Autumn 2021 - Optical Connections Magazine




The capabilities of Lumenisity’s NANF® hollowcore fibre have caused something of a stir in the fibre optics communications industry. Optical Connections editor Peter Dykes spoke to Tony Pearson , Lumenisity’s VP Sales & Marketing, to find out more about this potentially game-changing technology.

How did the project to develop NANF hollowcore fibre come about and why was it decided to

non-linearity and lower dispersion and is able to handle higher power levels than conventional single-mode fibre (SMF). These performance benefits can be exploited to help overcome the capacity and reach challenges in today’s optical networks. We have made CoreSmart interfaces compatible with SMF and associated amplifiers and transmission equipment, this extends the total reach and the number of possible future applications.

can be fusion spliced using certain types of commercially available splice machines with a purpose designed fusion splice recipe. This allows field jointing of multi-cable segments in challenging outdoor applications. It can also be jointed to single-mode equipment such as termination hardware, optical multiplexers and amplifiers, greatly extending the reach and range of networking applications compared to other conventional legacy hollowcore fibres, for example 5G and DCI. Lumenisity’s customers recognise the performance advantages of CoreSmart that help to drive greater value in the products and services they can offer their customers, however as a policy, Lumenisity does not publicise any cost or pricing information.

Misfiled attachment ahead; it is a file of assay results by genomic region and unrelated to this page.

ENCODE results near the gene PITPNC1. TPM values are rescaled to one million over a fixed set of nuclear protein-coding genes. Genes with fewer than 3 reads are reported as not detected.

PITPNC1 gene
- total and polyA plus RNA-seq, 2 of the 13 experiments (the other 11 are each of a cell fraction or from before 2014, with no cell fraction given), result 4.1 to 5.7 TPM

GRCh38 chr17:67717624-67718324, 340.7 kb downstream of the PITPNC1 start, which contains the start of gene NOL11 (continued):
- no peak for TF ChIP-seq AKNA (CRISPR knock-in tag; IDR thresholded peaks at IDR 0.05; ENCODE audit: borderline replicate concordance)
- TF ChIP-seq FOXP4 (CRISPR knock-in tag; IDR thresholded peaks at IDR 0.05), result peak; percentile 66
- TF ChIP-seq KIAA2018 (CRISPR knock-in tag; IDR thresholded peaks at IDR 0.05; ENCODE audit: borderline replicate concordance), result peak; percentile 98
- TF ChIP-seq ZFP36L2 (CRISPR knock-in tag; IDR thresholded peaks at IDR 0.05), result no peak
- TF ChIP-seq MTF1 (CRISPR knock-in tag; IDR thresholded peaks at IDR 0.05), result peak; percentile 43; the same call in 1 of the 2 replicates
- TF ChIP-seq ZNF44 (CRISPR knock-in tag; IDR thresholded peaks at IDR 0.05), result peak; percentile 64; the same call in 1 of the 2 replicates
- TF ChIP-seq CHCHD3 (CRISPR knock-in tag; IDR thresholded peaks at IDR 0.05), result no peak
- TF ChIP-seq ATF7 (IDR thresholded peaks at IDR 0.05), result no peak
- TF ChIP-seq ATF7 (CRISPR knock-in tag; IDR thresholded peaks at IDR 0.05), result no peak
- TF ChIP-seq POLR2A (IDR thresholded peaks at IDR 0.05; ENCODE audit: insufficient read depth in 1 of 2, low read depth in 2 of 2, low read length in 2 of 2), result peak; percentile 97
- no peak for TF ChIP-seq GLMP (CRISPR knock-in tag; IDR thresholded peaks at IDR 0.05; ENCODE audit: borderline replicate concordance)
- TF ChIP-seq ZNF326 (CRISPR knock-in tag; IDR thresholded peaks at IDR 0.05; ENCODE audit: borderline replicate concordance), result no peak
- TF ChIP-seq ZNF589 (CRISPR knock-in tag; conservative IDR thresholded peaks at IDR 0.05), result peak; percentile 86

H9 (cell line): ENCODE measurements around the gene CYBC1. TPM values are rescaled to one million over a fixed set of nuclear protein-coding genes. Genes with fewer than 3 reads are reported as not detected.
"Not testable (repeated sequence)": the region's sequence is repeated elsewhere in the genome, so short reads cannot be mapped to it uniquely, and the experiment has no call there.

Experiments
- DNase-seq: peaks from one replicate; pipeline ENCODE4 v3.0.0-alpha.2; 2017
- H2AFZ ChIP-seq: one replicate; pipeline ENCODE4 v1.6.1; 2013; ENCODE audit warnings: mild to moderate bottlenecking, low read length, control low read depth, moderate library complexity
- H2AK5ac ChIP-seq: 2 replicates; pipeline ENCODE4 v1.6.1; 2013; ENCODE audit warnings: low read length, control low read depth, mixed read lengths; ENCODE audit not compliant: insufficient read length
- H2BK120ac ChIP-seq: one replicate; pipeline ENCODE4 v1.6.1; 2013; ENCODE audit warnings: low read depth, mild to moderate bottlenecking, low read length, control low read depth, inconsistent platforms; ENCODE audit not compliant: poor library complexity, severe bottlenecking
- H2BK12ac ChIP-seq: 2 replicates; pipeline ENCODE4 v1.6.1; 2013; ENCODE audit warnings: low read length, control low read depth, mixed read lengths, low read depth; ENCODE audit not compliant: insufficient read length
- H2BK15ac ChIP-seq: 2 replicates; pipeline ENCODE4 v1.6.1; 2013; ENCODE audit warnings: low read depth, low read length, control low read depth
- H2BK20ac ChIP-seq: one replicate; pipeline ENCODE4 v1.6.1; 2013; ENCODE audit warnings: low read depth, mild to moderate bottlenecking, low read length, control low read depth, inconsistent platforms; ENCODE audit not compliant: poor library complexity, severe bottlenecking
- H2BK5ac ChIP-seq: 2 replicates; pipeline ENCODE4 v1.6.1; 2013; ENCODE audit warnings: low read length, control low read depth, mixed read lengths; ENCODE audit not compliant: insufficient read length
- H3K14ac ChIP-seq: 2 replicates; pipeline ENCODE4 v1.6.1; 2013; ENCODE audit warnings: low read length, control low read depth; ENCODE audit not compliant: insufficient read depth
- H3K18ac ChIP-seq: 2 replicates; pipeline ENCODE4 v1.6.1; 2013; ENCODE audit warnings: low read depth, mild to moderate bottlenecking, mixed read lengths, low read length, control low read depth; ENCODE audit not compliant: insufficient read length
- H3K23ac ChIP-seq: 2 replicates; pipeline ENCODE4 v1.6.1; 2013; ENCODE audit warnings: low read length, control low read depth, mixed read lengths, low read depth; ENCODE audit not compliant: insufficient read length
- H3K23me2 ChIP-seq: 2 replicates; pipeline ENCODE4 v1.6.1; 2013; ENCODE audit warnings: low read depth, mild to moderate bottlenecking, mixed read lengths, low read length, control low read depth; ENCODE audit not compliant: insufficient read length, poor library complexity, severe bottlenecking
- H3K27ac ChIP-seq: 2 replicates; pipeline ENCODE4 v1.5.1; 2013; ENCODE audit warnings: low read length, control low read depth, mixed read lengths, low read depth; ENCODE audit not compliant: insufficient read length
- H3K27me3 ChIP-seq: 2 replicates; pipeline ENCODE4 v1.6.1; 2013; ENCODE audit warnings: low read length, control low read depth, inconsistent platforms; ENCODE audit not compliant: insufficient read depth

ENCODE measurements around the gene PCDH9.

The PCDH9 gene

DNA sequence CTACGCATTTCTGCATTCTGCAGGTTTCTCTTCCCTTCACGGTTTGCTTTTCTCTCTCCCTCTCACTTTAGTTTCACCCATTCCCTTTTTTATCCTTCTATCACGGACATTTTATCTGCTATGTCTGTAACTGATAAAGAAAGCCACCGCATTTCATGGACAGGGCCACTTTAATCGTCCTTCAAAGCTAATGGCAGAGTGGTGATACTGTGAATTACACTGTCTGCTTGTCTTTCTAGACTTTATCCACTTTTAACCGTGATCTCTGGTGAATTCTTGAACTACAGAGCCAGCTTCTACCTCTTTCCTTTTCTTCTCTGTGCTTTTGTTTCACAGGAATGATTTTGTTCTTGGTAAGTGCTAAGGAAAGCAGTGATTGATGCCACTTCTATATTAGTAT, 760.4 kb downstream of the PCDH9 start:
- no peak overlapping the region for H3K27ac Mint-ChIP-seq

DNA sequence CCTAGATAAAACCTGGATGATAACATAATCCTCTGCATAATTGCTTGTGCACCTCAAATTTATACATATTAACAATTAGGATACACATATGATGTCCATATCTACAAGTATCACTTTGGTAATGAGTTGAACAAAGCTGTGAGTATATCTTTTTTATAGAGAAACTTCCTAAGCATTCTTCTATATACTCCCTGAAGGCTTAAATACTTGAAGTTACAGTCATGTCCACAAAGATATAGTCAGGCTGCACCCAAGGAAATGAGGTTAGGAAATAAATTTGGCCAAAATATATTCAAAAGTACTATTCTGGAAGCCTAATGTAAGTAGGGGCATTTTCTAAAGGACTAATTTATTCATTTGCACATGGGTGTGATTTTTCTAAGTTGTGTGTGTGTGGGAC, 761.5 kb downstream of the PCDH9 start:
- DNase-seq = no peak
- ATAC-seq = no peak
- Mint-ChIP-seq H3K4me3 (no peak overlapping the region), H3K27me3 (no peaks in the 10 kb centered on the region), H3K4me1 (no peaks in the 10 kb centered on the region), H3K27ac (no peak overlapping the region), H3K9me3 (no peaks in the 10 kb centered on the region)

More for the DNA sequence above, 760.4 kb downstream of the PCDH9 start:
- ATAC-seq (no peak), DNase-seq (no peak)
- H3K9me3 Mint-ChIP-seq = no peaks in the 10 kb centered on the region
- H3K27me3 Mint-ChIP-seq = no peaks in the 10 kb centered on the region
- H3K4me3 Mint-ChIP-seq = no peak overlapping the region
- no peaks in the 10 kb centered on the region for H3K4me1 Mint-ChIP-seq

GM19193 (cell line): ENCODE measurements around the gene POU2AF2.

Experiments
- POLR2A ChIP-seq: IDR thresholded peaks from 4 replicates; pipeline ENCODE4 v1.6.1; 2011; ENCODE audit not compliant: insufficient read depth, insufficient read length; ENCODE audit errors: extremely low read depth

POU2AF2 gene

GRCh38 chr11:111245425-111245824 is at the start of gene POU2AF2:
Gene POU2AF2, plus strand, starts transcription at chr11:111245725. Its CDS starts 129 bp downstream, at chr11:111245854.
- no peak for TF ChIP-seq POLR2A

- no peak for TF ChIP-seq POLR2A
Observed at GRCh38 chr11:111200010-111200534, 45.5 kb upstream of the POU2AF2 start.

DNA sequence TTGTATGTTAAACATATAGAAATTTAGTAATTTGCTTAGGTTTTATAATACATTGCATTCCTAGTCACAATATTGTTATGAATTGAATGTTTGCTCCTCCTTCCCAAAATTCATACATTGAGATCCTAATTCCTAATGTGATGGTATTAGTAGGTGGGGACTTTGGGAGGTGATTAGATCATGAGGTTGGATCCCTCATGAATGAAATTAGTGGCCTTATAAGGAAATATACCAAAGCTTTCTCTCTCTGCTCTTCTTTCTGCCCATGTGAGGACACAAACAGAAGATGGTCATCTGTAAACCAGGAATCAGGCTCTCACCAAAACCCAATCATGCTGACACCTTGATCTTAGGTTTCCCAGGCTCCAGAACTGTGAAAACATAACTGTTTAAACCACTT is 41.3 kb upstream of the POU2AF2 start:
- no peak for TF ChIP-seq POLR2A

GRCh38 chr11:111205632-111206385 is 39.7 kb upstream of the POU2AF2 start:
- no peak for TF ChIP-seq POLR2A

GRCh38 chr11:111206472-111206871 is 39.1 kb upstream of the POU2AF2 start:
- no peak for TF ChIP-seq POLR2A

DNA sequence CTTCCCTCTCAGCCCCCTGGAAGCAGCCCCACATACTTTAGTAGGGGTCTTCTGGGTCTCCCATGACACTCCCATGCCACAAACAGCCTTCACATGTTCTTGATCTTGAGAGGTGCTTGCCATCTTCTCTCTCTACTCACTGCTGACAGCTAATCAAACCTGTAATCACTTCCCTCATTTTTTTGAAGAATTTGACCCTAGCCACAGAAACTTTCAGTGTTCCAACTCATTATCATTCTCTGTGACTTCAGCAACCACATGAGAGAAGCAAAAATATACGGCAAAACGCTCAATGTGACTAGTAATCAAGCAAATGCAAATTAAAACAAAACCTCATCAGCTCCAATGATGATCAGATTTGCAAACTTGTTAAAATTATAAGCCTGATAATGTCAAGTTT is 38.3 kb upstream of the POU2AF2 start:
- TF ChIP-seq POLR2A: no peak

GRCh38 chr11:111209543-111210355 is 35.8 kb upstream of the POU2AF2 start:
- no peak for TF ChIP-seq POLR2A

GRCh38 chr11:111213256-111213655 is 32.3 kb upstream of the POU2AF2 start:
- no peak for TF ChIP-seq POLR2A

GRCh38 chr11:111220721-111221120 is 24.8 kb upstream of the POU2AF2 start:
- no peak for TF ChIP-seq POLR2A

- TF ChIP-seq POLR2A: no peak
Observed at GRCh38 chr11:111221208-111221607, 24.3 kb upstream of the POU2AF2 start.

create a spin off company?

Lumenisity was formed in 2017 as a spin-out from the University of Southampton to commercialise


breakthroughs in the development of hollowcore optical fibre. The initial investment was in high-frequency trading (HFT) as a clear use case. Now the technology has developed further, we are expanding our focus markets. Lumenisity first deployed hollowcore cable carrying production traffic in February 2017 and has cables deployed in diverse geographic locations carrying traffic in indoor and challenging outdoor environments, and we’ve been granted many patents that cover NANF hollowcore fibre and interconnect technologies.

Is it more difficult to manufacture than conventional fibre?


There are many different sub-categories of ‘conventional fibre’ that operate in different


applications. The solid-core fibre industry has had more than 40 years to evolve, whereas NANF technology is in its early infancy, and its full potential is yet to be exploited as we continue to make performance improvements.

Is hollowcore fibre suitable for all fibre communications applications, or is it suited to


more specific applications? If the latter, why is it so suited and what distances can it carry data?

What are the advantages over conventional fibre?


How does it compare to conventional fibre in terms of characteristics such as


In a conventional optical fibre, light signals travel through solid glass, whereas the light inside a


We are still exploring the range of usage cases where this type of technology can provide most


bendability, ease of use and cost?

hollowcore fibre is guided along a core structure that comprises of air. Since light travels more quickly in air, data signals travel 50% faster in Lumenisity’s NANF CoreSmart® cable. CoreSmart has lower

benefit, especially as attenuation is improved. In summary, in any application there is a 2.25 increase in geographic footprint for any given latency envelope:

TP CoreSmart can also be deployed in indoor and outdoor situations use the ducting, racking and patch panels just like conventional SMF. NANF


| ISSUE 25 | Q3 2021

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